U.S. must step up

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U.S. must step up

U.S. Secretary of State Rex Tillerson visits South Korea today amid ever-worsening tension from North Korea’s nuclear threats and mounting pressure from China, Japan and the United States in a variety of disputes.

Pyongyang is once again ready to test-fire missiles and conduct its sixth nuclear test at any time. On top of that, major powers are competitively putting pressure on South Korea in a situation stunningly similar to the final days of the Joseon Dynasty over a century ago.

South Korea is in conflict with China over deployment of the U.S. missile shield known as Terminal High Altitude Area Defense (Thaad). With Washington, Seoul is getting flack on the issue of cost-sharing with the U.S. military in South Korea and over its free trade agreement. With Tokyo, the “comfort woman” issue continues to drag on.

With regard to Thaad deployment in particular, Seoul needs understanding and cooperation from Washington whether the two like it or not. The original goal of the Thaad battery was to safeguard the U.S. military in South Korea. Nevertheless, Beijing is venting at Seoul with a serious of meticulously choreographed retaliations. Given the Pentagon’s recent announcement that it will deploy attack drones at Gunsan Air Base on a permanent basis, China will most likely augment its revenge. Under such circumstances, it is natural and sensible for the U.S. government to resolve the issue in an earnest manner.

Tillerson is coming to Seoul from Tokyo and afterward heads to Beijing to meet with Chinese leaders on Saturday. During his meeting today with Tillerson, Prime Minister Hwang Kyo-ahn, who is acting president after Park Geun-hye was removed from office, must strongly request the U.S. secretary dissuade China from making retaliatory trade moves over security matters.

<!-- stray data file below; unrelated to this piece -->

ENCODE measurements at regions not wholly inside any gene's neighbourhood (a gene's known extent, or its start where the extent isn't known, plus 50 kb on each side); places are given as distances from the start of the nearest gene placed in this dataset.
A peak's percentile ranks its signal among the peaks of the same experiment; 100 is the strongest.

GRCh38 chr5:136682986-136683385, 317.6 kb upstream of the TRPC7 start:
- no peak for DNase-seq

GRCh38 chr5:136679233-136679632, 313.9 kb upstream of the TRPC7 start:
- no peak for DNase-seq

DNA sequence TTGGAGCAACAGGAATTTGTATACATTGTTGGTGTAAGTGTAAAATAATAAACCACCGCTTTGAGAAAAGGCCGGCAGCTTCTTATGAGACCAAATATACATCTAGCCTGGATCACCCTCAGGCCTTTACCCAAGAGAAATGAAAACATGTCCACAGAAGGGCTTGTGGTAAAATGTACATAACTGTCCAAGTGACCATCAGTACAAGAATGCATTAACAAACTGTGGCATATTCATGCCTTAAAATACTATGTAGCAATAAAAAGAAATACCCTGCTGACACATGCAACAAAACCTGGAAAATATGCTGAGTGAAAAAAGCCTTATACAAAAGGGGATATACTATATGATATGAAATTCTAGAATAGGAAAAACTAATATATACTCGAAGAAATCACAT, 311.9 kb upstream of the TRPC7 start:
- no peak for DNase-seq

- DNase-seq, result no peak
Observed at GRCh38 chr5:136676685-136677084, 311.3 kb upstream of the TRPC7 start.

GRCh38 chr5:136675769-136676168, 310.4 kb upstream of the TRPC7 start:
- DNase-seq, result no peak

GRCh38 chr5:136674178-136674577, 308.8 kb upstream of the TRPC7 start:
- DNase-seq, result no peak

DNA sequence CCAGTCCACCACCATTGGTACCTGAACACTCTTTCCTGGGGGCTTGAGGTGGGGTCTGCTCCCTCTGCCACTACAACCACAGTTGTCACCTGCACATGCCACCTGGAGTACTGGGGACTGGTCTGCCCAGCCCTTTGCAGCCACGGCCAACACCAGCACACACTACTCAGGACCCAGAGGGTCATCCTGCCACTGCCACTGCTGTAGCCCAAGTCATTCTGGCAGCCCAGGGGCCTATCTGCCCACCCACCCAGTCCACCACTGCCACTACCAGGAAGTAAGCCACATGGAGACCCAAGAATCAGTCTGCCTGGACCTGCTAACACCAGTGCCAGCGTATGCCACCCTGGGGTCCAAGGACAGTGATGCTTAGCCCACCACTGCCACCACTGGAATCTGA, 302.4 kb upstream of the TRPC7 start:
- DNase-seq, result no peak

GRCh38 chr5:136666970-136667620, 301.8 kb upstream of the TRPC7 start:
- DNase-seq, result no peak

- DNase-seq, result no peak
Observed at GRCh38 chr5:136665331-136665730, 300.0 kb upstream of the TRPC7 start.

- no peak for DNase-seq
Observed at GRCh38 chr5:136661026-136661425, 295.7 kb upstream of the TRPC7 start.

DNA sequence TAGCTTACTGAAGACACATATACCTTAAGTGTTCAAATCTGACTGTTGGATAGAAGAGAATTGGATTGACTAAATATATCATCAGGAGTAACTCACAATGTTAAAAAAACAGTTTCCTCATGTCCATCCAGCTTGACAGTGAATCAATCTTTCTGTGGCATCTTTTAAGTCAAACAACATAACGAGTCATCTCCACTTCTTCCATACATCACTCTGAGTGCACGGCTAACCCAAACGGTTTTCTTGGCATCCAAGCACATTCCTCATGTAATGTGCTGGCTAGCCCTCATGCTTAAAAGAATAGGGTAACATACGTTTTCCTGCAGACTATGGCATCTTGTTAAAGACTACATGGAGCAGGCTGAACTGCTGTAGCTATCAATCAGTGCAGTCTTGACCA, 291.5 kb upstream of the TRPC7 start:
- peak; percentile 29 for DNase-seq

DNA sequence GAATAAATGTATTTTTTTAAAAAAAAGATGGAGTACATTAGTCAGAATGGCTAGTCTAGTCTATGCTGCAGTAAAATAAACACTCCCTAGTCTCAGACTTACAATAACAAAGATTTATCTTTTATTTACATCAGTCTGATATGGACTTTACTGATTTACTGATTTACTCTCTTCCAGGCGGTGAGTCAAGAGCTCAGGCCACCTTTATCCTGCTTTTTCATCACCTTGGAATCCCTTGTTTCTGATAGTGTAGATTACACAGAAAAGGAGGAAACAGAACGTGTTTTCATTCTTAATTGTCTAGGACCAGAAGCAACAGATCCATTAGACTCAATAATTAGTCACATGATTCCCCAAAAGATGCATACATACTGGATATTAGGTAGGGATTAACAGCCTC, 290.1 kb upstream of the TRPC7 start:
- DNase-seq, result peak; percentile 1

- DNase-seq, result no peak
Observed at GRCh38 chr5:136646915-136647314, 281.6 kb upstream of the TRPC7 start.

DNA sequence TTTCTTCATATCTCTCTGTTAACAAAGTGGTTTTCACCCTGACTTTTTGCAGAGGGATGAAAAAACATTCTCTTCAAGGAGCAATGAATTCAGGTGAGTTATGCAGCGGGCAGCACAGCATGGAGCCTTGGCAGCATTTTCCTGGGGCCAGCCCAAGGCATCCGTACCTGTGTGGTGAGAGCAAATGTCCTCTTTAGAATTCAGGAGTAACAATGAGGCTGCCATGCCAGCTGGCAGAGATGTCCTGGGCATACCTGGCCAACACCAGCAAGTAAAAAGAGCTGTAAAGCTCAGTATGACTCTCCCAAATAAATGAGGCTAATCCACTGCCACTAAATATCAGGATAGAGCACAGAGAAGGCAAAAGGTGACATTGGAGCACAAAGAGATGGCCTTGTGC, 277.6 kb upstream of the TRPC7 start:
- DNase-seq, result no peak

The government must also discuss with Tillerson effective ways to address North Korea’s nuclear threats. According to The Wall Street Journal, the Kim Jong-un regime in Pyongyang has been engaged in unauthorized economic activities in China to make money through myriad shell companies despite tough sanctions from the United Nations. Without China’s help, such business activities would be nearly impossible.

Therefore, our government must urge the United States to help root out such shady activities by North Korea once and for all through much tougher secondary boycotts of third-country financial institutions that are conducting business transactions with North Korea. At the same time, Seoul must correct Washington’s misled views that the free trade agreement with the United States unilaterally benefits South Korea.

JoongAng Ilbo, March 17, Page 30
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